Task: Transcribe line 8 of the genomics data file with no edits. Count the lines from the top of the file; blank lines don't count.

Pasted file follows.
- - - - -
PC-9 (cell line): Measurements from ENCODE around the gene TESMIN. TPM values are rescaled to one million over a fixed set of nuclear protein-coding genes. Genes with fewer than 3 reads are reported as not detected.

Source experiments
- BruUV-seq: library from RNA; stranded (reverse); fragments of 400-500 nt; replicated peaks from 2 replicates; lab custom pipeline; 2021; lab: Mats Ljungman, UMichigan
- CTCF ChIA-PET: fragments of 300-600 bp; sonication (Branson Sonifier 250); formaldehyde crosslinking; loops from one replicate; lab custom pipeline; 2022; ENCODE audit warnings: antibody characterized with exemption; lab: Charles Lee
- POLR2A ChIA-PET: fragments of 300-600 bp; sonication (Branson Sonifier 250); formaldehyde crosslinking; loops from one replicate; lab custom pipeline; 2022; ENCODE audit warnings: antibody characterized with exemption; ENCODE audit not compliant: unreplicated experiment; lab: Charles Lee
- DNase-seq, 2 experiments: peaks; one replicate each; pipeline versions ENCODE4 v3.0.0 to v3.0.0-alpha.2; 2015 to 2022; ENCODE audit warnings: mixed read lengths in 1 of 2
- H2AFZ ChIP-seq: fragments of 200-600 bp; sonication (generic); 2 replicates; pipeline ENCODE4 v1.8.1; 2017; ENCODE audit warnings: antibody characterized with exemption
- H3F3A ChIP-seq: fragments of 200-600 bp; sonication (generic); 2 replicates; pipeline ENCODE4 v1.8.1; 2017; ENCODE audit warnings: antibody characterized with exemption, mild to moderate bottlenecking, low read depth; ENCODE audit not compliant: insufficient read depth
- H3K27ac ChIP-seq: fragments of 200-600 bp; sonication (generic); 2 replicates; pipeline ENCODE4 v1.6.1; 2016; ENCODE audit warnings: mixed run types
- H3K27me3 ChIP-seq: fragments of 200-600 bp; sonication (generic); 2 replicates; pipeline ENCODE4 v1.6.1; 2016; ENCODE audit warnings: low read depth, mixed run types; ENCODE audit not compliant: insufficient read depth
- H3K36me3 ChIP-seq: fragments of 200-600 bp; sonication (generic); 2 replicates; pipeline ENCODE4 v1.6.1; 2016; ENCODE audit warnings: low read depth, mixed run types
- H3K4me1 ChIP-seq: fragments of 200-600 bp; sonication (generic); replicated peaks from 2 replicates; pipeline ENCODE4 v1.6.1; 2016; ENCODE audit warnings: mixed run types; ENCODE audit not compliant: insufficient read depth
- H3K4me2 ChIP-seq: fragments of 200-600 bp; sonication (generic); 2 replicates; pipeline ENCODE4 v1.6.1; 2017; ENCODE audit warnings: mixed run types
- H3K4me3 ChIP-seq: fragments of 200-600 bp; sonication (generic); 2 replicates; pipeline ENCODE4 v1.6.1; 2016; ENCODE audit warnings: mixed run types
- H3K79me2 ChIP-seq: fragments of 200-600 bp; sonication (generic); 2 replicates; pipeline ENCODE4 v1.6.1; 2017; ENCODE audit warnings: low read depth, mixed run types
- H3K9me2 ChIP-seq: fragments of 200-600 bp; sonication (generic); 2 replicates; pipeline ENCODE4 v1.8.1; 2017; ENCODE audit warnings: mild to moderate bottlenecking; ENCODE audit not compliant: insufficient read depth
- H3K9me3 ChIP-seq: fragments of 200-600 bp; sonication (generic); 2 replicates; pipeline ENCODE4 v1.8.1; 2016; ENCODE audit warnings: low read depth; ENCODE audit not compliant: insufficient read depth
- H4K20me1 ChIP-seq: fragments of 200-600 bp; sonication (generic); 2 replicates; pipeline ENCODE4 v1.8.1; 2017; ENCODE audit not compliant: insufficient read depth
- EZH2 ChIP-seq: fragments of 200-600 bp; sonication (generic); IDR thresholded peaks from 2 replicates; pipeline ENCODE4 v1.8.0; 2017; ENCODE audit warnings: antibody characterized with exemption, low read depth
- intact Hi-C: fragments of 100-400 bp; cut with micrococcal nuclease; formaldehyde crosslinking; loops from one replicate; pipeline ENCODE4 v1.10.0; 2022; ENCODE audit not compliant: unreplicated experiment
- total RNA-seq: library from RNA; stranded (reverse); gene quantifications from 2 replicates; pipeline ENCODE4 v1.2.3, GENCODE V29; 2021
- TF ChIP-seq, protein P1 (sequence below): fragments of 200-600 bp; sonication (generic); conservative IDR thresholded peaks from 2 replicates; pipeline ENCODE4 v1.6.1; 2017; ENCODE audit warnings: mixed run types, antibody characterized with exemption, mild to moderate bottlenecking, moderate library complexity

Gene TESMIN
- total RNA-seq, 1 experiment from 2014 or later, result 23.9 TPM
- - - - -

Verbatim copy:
- H3F3A ChIP-seq: fragments of 200-600 bp; sonication (generic); 2 replicates; pipeline ENCODE4 v1.8.1; 2017; ENCODE audit warnings: antibody characterized with exemption, mild to moderate bottlenecking, low read depth; ENCODE audit not compliant: insufficient read depth